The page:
Chris Carter is a 2nd Year Politics Student and Labour Councillor for Loughborough Ashby. His regular column for Label Magazine will be republished Online once a fortnight.
In today’s economic climate, a new year means new struggles and a bleak future. After the release of new unemployment figures, we once again see an ailing economy administrated over by a failing coalition government.
Unemployment has reached a mind-boggling number – 2.68 million. Yes that’s right, very near the total population of Wales is unemployed across the whole of Britain, with economists now predicting by the end of year this could very easily rise to three million (the actual population of Wales).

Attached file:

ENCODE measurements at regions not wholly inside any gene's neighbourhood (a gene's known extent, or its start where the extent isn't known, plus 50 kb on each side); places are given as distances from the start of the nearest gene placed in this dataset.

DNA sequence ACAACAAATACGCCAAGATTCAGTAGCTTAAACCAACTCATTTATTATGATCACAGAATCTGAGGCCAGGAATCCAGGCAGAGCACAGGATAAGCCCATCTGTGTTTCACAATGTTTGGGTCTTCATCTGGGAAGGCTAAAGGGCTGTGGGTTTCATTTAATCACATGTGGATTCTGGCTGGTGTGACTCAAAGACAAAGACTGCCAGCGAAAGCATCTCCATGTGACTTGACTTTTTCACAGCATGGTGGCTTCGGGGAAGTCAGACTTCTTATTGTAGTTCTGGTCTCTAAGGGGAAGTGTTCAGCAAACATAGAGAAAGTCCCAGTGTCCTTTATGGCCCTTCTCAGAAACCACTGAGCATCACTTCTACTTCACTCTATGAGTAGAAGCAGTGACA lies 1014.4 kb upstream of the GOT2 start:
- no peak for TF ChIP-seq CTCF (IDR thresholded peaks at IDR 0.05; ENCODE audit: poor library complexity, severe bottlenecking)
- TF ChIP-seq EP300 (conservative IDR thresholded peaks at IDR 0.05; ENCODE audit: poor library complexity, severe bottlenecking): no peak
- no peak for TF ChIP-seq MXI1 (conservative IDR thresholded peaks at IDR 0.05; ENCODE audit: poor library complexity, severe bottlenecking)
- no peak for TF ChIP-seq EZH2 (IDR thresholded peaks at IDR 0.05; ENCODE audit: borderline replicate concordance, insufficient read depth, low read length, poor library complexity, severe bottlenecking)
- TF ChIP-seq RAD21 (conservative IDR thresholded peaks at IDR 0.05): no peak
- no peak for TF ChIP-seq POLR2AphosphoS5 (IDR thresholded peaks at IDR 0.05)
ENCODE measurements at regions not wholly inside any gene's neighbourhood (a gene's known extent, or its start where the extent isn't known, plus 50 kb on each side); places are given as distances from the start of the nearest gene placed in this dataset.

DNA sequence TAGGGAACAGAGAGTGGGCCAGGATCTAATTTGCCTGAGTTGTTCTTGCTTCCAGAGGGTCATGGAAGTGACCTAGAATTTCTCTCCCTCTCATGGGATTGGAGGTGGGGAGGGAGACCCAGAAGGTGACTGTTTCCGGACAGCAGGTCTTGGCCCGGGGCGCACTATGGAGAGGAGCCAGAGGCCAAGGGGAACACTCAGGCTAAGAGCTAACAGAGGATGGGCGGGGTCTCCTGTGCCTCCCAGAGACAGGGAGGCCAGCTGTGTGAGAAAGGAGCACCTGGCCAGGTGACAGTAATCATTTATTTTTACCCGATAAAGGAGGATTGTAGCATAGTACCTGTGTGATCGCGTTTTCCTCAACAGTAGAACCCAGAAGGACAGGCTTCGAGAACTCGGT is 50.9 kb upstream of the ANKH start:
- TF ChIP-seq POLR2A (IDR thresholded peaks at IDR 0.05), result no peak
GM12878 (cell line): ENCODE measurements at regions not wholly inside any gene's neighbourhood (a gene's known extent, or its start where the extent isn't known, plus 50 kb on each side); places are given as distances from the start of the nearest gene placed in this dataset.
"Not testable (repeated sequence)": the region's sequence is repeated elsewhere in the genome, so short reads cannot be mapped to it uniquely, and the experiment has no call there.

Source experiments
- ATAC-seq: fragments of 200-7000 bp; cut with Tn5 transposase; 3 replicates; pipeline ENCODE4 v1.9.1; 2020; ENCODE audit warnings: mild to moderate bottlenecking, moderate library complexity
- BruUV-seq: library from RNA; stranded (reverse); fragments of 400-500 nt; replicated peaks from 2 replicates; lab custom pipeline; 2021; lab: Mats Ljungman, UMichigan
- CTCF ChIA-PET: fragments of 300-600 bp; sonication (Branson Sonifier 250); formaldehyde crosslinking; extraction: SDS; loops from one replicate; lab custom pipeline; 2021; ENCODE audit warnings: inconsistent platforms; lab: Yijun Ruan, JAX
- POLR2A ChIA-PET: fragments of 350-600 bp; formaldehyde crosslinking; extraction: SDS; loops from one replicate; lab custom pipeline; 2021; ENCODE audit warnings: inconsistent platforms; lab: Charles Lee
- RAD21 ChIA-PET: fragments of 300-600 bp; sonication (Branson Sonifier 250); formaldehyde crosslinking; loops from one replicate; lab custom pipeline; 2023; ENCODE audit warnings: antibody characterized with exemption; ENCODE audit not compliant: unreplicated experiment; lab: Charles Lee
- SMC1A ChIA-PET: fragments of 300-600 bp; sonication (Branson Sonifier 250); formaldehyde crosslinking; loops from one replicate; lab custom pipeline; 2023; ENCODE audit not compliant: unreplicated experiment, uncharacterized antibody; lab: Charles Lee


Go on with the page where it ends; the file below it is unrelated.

67,000 public sector jobs were lost in the last quarter, with only 5,000 private sector jobs actually being created. You don’t need to be an economist to work out just how terrible that ratio of employment to unemployment is.
When a rising number of people are approaching the dole queues, the number of claimants for unemployment benefit will begin to rise. As these people are unemployed and won’t be paying tax, government expenditure will rise and so, therefore will the deficit.
Yet without serious government intervention to prevent unemployment from rising, such as retraining for new private sector jobs, in order to rebalance the British economy, we could be paying far more money in the form of unemployment benefit that could otherwise be avoided.
Without considering pre-emptive measures to keep unemployment, and thus the deficit, down, Britain could simply end up as it was in the 1980’s, a slow moving economy, a depressed population and a spiralling deficit.
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